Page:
Producing space and reproducing capital in London's Olympic Park: an ethnography of actually-existing abstract space

Waters, Jacken (2016) Producing space and reproducing capital in London's Olympic Park: an ethnography of actually-existing abstract space. Doctoral thesis (PhD), University of Sussex.

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Abstract

This thesis examines the relationship between the production of urban space
and the reproduction of capital. Taking the Queen Elizabeth Olympic Park as a
case study, I conducted ethnographic research during the London 2012
Olympics and the Park's first 'Legacy' year. My research proceeded from an
embodied walking practice (which prompted reflection on my transgender
presentation as a complicating factor), and also included interviews and archival
research. My analysis centres on Henri Lefebvre, situating his work on space
within a concern for the relationship between everyday life and the concrete
abstractions constituted therein. Taking this relationship as essential to the
reproduction of capital, I explore the production of the Olympic Park as an
actually-existing abstract space that mirrors the dual character of the value
form.

I open my account of this production with the Olympic festival, a total social
moment mobilised towards the realisation of value. I then examine each of
Lefebvre's three formants of abstract space in turn. I present the construction of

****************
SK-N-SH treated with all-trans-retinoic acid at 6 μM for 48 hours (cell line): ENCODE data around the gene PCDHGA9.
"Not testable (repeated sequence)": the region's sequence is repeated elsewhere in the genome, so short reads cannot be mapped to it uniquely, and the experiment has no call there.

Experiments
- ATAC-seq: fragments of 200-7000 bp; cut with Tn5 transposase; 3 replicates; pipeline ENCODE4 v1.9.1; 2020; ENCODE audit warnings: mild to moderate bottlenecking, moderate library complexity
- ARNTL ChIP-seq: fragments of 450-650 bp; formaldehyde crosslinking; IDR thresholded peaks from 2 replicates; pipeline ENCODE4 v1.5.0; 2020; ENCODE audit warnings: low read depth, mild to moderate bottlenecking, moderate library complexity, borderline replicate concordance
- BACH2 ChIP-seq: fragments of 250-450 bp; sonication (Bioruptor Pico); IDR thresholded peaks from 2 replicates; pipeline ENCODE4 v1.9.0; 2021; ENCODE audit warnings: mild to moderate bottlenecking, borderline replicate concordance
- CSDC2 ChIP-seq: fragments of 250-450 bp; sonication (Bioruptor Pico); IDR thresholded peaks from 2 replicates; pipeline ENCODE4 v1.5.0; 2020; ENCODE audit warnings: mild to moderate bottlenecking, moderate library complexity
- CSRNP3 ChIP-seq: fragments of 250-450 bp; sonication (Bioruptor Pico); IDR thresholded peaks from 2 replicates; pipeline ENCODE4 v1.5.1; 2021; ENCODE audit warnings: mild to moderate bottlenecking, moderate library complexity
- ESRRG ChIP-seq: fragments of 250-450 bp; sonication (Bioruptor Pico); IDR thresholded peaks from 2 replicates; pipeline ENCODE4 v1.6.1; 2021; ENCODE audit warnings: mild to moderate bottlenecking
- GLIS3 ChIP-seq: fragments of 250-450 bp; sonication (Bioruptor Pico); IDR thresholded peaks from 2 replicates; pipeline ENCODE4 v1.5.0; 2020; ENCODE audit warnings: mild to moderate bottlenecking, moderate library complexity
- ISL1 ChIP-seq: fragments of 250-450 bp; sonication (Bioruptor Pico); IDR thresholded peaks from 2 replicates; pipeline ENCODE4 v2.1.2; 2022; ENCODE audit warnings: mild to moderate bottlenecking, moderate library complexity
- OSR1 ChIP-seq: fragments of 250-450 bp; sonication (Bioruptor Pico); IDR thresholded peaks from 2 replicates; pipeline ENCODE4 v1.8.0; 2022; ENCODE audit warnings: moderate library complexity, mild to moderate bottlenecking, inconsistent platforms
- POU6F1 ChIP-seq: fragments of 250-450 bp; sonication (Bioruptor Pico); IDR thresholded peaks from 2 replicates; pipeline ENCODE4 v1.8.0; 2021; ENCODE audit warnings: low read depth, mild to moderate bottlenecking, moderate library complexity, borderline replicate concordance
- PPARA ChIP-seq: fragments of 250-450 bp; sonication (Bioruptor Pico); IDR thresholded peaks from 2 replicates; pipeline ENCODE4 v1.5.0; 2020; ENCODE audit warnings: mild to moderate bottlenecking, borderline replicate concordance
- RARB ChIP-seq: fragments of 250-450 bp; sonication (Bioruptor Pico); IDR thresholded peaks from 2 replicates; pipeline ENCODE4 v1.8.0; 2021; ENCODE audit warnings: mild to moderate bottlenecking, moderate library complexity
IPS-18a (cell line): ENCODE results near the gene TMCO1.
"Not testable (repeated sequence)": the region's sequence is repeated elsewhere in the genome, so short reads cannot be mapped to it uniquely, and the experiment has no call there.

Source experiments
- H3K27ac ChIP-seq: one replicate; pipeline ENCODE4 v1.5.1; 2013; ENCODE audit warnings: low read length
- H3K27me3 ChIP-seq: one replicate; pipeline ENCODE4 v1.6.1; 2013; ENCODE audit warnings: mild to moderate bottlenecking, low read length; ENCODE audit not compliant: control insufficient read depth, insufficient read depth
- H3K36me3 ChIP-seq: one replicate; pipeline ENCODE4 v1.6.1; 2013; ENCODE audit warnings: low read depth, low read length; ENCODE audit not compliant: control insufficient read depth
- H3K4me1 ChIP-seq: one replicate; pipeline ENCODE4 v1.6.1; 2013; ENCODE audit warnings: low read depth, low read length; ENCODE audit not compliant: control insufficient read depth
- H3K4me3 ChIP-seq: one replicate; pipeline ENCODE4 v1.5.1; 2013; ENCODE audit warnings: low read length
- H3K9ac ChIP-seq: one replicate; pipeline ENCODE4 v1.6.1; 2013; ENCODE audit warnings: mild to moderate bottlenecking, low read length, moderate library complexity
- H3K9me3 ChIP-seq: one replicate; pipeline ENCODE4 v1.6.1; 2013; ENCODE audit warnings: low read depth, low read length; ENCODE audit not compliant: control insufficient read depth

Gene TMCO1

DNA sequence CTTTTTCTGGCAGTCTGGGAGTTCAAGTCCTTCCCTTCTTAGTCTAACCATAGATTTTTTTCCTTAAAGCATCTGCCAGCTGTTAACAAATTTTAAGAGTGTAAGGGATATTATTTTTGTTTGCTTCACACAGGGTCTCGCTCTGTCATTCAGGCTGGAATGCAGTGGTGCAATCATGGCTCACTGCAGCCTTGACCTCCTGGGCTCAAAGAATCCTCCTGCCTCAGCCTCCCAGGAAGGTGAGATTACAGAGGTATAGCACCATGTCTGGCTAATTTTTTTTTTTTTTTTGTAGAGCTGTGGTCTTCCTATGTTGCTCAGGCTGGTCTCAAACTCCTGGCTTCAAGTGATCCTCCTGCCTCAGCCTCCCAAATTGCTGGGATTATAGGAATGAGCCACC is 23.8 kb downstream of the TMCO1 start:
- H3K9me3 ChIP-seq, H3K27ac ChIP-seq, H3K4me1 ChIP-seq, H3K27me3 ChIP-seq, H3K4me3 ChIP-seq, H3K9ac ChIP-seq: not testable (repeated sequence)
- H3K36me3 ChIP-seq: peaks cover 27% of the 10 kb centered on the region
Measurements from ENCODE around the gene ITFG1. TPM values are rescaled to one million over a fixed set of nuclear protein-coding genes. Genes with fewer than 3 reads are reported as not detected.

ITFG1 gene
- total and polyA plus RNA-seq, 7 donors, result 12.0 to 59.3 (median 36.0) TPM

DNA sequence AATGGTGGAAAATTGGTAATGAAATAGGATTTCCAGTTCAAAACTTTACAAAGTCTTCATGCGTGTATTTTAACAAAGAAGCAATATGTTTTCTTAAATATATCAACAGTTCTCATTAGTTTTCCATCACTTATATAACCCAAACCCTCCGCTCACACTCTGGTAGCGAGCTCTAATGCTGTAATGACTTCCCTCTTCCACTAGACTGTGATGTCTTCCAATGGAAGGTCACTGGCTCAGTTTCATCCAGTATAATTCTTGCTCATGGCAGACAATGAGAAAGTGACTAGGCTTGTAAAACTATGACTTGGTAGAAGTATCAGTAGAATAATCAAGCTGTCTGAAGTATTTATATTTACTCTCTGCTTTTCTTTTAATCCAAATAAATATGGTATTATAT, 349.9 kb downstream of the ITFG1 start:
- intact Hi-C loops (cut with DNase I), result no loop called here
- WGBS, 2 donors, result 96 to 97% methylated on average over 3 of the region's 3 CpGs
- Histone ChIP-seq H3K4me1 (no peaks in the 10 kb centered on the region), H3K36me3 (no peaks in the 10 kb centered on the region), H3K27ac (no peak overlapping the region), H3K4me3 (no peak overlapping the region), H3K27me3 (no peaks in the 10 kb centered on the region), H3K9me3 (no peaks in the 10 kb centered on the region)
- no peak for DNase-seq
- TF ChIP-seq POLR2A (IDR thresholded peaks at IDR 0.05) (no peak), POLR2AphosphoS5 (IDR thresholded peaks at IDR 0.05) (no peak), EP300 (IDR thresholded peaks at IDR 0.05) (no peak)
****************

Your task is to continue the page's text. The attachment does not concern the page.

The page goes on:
the Park as the materialisation of an abstractly conceived space designed to
incorporate a disordered post-industrial space into a new mode of
accumulation. I frame the inhabitation of the Park in its Legacy era as a
temporalisation of empty space, arguing that abstract time is co-constituted with
abstract space in internally contradictory everyday practice. And I address the
incorporation of the Park into a set of post-industrial, anti-urban, and leisureoriented
spaces that form a representational space reflective of the movement
of capital in its ascendant, financialised, form. I conclude with a discussion of
the Olympic Park as 'catalyst', securing the reproduction of capital by
encouraging further redevelopment, but also sharpening capital's contradictions
as an abstract space in conflict with its own concrete content, predicated on the
subsumption of the utopian potential of everyday life.

Item Type: Thesis (Doctoral)
Schools and Departments: School of Global Studies > Anthropology
Subjects: G Geography. Anthropology. Recreation > GF Human ecology. Anthropogeography
G Geography. Anthropology. Recreation > GF Human ecology. Anthropogeography > GF101 Settlements > GF125 Cities. Urban geography
Depositing User: Library Cataloguing
Date Deposited: 27 Oct 2016 10:19
Last Modified: 27 Oct 2016 10:19
URI: http://sro.sussex.ac.uk/id/eprint/65087

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